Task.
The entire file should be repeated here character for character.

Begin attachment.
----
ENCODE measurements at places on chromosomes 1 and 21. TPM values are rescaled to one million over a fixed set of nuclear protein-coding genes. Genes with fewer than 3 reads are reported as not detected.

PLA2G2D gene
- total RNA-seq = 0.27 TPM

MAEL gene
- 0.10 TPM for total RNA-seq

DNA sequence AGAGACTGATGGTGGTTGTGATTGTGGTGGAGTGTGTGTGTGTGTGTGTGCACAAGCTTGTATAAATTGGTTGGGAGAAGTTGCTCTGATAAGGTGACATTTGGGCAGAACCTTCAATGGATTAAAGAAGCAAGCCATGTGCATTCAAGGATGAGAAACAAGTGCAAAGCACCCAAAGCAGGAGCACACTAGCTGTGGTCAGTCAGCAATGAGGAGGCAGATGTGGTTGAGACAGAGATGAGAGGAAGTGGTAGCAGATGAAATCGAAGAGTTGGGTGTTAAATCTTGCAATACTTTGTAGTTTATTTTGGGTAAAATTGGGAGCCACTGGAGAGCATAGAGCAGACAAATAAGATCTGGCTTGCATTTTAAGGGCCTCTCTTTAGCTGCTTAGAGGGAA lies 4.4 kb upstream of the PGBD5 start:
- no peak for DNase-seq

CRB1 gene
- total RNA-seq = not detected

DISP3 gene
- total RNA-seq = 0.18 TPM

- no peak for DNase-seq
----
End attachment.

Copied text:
ENCODE measurements at places on chromosomes 1 and 21. TPM values are rescaled to one million over a fixed set of nuclear protein-coding genes. Genes with fewer than 3 reads are reported as not detected.

PLA2G2D gene
- total RNA-seq = 0.27 TPM

MAEL gene
- 0.10 TPM for total RNA-seq

DNA sequence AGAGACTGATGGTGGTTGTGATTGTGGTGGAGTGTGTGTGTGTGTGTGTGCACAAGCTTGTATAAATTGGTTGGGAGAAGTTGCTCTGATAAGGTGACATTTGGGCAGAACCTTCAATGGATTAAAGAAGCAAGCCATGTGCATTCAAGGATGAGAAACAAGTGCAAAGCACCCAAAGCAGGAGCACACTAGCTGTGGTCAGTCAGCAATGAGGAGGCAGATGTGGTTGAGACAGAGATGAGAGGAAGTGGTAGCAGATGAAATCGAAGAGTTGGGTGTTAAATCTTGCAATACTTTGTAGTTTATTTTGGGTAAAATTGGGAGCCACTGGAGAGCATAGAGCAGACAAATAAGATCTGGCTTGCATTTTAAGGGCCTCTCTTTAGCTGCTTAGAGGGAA lies 4.4 kb upstream of the PGBD5 start:
- no peak for DNase-seq

CRB1 gene
- total RNA-seq = not detected

DISP3 gene
- total RNA-seq = 0.18 TPM

- no peak for DNase-seq